Jude 1:22 Be merciful to those who doubt.
Some of the early Christians found it difficult to believe in a crucified Savior they could not see. Their lives were often difficult, and some even wondered if they had made a mistake. Faith and doubt coexist in all God’s earthly people, and it’s still hard to believe in a crucified Savior we cannot see. This is why we should Be merciful to those who doubt.
But Christians are not the only ones who doubt. Even atheists doubt, because in order not to believe in God, they have to believe that the world just happened—which is doubtful. And in order to reject Jesus Christ, they have to believe that the most credible person in history was a fraud—which is also doubtful. When it comes to faith and doubt, everyone should ask three questions. What should I believe? What should I doubt? And, How can I be ready for the hour of my death?
Jude 1:23 [S]ave others by snatching them from the fire.
Jude may be referring to those who sided with the false teachers. By believing things that were false, and engaging in immorality, they imperiled their souls. Jude did not want faithful believers to reject their wandering brothers and sisters prematurely, but to rescue them by snatching them from the fire of hell.
Jude is drawing on something God said about Joshua, the high priest. Is not this man a burning stick snatched from the fire? (Zechariah 3:2). God also said to the nation of Israel, You were like a burning stick snatched from the fire (Amos 4:11).
John Wesley was one of the greatest preachers of the seventeen hundreds, but nearly died as a child. When he was five years old, his house caught fire, late one evening. Everyone escaped but John, who was stranded on the second floor. The house was ablaze, and the roof was about to collapse, when he was lifted out a window by a man who was standing on another man’s shoulders.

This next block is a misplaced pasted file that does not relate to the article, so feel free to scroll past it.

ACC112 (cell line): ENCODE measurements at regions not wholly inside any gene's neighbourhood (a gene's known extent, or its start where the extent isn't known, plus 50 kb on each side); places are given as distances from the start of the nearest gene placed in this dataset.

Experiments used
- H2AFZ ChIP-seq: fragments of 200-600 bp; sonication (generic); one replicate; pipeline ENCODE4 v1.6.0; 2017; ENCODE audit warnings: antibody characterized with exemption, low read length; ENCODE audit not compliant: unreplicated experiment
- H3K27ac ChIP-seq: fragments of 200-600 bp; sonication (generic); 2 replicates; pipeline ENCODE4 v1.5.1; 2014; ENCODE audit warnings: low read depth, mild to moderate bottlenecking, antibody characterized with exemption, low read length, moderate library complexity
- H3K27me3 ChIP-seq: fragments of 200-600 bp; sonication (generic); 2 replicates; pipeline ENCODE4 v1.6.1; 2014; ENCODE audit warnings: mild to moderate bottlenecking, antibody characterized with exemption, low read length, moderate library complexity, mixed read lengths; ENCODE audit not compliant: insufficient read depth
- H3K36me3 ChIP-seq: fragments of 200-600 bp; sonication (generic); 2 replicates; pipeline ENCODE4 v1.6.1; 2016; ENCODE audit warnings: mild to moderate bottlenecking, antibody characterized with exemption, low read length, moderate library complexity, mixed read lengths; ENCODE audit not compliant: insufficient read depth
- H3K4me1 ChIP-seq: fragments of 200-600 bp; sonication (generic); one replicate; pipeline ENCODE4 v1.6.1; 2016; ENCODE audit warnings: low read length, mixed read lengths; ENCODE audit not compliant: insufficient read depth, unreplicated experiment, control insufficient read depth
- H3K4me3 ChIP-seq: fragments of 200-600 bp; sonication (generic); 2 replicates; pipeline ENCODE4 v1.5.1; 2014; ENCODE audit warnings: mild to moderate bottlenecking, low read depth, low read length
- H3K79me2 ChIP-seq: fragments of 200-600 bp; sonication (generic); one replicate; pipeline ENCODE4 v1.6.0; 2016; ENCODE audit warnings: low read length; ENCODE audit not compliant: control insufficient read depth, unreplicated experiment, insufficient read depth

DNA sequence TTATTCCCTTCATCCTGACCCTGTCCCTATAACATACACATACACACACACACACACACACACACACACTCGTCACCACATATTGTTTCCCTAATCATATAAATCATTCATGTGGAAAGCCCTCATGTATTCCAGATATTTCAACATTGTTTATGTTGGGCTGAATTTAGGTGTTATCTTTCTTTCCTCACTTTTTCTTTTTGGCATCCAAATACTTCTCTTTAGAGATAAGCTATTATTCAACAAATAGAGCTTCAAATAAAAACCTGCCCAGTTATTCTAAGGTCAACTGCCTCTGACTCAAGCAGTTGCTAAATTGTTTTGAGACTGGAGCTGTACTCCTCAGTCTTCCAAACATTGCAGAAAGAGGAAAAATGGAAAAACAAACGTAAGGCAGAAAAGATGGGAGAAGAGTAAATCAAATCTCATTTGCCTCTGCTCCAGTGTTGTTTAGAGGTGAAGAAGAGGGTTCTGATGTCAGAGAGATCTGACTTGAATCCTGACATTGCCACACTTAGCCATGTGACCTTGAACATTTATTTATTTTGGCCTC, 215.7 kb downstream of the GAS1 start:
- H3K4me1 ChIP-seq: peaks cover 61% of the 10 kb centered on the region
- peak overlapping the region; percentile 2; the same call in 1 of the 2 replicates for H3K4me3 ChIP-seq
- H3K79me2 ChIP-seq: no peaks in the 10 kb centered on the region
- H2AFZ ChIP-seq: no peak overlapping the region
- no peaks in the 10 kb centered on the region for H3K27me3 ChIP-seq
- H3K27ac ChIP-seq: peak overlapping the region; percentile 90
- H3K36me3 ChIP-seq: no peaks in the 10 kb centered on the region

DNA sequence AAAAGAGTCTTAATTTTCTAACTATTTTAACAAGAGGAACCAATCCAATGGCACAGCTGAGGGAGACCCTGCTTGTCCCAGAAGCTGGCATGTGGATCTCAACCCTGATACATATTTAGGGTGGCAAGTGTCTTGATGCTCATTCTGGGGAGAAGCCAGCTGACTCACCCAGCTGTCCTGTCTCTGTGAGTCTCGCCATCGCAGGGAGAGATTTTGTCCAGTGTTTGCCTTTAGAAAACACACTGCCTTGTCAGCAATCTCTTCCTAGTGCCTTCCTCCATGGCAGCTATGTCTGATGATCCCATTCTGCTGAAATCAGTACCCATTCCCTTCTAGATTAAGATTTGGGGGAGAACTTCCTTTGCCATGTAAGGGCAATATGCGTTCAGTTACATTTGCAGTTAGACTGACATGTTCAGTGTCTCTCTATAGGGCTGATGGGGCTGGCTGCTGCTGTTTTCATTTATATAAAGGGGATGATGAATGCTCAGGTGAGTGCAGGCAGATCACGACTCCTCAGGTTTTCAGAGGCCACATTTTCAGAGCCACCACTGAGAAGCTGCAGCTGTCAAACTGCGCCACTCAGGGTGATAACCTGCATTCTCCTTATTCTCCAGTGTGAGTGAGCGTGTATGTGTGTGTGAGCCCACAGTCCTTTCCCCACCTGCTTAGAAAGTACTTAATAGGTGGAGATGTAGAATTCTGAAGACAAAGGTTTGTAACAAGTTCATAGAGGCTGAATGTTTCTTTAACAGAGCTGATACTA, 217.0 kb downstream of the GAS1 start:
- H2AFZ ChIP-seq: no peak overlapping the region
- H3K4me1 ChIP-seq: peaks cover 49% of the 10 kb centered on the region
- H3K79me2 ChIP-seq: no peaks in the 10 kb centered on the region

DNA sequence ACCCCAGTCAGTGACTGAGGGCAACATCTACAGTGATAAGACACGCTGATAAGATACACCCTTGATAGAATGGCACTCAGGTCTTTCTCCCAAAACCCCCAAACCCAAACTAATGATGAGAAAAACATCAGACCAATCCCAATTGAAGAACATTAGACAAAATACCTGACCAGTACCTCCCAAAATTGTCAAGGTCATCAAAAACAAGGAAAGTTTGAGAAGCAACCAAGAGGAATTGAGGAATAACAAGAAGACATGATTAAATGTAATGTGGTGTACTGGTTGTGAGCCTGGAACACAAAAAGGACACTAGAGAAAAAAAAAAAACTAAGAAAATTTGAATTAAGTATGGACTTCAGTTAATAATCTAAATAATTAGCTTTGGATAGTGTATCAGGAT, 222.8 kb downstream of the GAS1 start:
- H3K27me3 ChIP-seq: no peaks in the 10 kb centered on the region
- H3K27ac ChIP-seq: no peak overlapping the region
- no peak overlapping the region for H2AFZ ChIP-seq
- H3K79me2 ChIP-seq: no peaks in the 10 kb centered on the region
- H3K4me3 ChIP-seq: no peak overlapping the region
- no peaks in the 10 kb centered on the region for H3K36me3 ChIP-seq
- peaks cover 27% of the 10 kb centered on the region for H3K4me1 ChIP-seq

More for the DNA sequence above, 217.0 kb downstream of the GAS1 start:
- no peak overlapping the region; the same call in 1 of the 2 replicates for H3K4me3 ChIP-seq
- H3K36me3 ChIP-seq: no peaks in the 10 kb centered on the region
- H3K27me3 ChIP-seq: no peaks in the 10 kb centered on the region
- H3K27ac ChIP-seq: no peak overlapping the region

John came to see himself as a burning stick snatched from the fire, in order to serve God. When we consider the lake of fire, to which we were headed, this applies to every Christian. It should make us thankful to God, and spiritually productive.
Jude 1:24-25 To him who is able to keep you from stumbling and to present you before his glorious presence without fault and with great joy—to the only God our Savior be glory, majesty, power and authority, through Jesus Christ our Lord, before all ages, now and forevermore! Amen.
Jude concluded his letter with one of the most beautiful doxologies in the Bible. The terrible problems the church was facing would not be the last word. God would present them before his glorious presence without fault and with great joy. This will not happen because we are faultless in ourselves, but because our forgiveness is so complete that we are faultless in Christ Jesus. Judgment Day will not be a terror to us, but a day of rejoicing that will never end.
Reflection and Review
Is it wrong to complain about church?
How can we overcome doubt?
When do you want Jesus to return?